I'd noticed that the plumbing manifold had some rusty hardware, and was dripping.
Actually, the first impression was that the Aqua Hot on the opposite side of the coach was dripping; but, good detective work and a drop light led me back to the true source: the Manabloc manifold.
I'll spare you all the trials of rebuilding the manifold, replacing connectors, etc. and skip to the end: someone had not properly winterized the rig, and there are tiny cracks from freezing in the top of the stack.
To the rescue came Louise Stout at Viega, who now owns the Manabloc name. She can be reached at 800-976-9819 Ext 220 and is one of those rare treasures we in the RV community love to have working on our side.
Foremost, she told me that creativity on my part to undo the damage done by RV technicians' cross-threading the cold water supply line would parallel their own level of poor methods: it turns out that the threads atop Manabloc manifolds are NOT the standard plumbing variety, that they are a proprietary pitch. She referred me to Pex Supply equpping me with a part number (46414) for the correct 1" female connector that joins up to 3/4" Pex.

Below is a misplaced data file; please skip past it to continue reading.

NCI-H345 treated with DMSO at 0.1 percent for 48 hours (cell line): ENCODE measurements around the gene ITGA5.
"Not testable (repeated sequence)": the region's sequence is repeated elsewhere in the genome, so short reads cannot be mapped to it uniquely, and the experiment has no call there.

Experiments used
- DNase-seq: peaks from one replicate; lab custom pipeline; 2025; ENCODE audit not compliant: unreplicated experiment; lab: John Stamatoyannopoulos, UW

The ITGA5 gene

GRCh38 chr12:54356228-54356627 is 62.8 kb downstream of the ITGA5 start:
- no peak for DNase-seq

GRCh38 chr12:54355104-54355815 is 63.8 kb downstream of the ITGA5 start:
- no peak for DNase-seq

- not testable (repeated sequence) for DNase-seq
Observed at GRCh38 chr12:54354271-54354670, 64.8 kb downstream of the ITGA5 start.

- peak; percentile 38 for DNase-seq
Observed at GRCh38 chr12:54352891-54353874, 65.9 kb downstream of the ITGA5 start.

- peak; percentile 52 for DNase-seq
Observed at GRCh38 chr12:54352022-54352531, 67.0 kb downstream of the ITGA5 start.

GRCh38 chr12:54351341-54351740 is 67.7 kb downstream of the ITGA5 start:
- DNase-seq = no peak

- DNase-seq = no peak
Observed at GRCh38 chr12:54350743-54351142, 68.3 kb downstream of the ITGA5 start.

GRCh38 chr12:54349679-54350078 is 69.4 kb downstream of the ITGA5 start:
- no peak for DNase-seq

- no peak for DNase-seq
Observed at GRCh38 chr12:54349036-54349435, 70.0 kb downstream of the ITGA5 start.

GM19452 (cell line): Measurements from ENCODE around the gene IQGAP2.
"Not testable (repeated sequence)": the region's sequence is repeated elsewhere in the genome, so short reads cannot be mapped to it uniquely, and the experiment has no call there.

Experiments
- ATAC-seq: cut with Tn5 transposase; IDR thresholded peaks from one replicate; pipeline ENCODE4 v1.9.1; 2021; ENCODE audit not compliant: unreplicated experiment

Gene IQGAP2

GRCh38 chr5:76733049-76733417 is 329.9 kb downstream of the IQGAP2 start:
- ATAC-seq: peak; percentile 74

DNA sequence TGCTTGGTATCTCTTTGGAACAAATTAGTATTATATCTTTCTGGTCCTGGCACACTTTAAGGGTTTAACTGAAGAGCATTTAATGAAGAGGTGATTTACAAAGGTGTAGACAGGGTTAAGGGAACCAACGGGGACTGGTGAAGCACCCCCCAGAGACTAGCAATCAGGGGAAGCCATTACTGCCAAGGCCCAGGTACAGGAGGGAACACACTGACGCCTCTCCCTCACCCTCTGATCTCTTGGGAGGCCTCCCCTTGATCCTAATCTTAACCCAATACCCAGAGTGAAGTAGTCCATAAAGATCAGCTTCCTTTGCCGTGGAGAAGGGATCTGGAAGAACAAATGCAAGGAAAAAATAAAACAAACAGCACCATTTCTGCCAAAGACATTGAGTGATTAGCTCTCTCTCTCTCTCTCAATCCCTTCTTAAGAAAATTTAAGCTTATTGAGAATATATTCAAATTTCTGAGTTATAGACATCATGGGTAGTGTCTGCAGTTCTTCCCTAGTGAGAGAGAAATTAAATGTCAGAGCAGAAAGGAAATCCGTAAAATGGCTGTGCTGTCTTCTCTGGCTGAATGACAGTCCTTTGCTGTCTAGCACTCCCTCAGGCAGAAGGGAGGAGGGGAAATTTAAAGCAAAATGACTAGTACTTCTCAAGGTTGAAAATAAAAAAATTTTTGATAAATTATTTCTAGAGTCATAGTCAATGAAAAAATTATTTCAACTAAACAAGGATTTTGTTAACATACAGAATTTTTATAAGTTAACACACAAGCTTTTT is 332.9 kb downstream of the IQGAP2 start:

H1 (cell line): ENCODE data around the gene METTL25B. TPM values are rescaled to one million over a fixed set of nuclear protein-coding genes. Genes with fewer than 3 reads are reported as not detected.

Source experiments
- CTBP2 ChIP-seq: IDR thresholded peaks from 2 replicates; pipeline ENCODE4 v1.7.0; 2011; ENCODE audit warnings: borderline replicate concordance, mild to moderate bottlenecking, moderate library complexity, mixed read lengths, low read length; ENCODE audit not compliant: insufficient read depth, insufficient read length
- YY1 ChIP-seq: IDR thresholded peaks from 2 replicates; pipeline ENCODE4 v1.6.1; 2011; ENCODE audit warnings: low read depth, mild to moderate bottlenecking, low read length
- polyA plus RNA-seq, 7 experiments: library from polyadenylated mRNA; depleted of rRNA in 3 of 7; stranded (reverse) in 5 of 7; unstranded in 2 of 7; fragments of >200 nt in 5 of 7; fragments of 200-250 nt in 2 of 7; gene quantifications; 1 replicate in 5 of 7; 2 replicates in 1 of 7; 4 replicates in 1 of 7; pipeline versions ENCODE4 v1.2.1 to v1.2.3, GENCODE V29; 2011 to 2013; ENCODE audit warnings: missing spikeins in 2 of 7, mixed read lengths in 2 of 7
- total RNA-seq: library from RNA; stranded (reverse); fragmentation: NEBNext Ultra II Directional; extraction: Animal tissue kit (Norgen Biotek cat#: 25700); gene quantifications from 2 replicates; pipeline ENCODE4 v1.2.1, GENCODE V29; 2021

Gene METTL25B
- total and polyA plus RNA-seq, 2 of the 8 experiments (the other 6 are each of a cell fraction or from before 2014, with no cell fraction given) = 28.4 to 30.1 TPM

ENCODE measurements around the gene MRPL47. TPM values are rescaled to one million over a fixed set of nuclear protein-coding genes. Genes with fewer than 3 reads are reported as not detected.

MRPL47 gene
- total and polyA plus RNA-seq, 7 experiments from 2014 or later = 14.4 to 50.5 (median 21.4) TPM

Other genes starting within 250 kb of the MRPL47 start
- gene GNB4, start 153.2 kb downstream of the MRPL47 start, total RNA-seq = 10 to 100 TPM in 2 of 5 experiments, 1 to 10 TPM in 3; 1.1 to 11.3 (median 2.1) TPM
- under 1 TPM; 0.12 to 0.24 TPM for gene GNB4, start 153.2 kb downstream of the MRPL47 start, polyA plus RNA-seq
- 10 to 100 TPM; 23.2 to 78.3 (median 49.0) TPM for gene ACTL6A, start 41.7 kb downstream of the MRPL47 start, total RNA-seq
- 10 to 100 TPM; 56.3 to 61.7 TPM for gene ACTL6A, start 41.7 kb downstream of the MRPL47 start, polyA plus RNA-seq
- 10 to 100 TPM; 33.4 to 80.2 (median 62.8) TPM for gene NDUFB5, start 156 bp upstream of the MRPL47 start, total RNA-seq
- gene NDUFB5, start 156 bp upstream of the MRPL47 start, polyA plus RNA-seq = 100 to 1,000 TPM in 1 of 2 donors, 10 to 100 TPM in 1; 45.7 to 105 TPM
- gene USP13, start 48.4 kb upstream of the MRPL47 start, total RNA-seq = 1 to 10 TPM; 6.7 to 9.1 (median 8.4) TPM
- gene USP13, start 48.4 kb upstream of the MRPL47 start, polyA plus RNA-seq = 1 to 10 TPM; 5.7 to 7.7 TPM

Then, she looked up my manifold model number in their computer, pronounced it a rarity no longer in production -- heck, my RV is only a 2007 model -- and put in a work order for their shop to custom-build me its replacement. For $140, I get a new manifold and all outlet connections.
Checking the plumbing manifold should be part of your monthly inspection routine.
- Open up the plumbing bay and inspect the floor for water. If power has been off the rig, rusty hardware might be the sole indication of leakage.
- Check under the rig for signs of long term leakage. Painted garage floors will have a telltale halo that indicates a leak/evaporation cycle.
- Touch the top of the manifold to ensure the recessed aren't harboring water.
- Check outlet fittings for security and leakage.
- Inspect manifold hardware for signs of moisture, eg rust.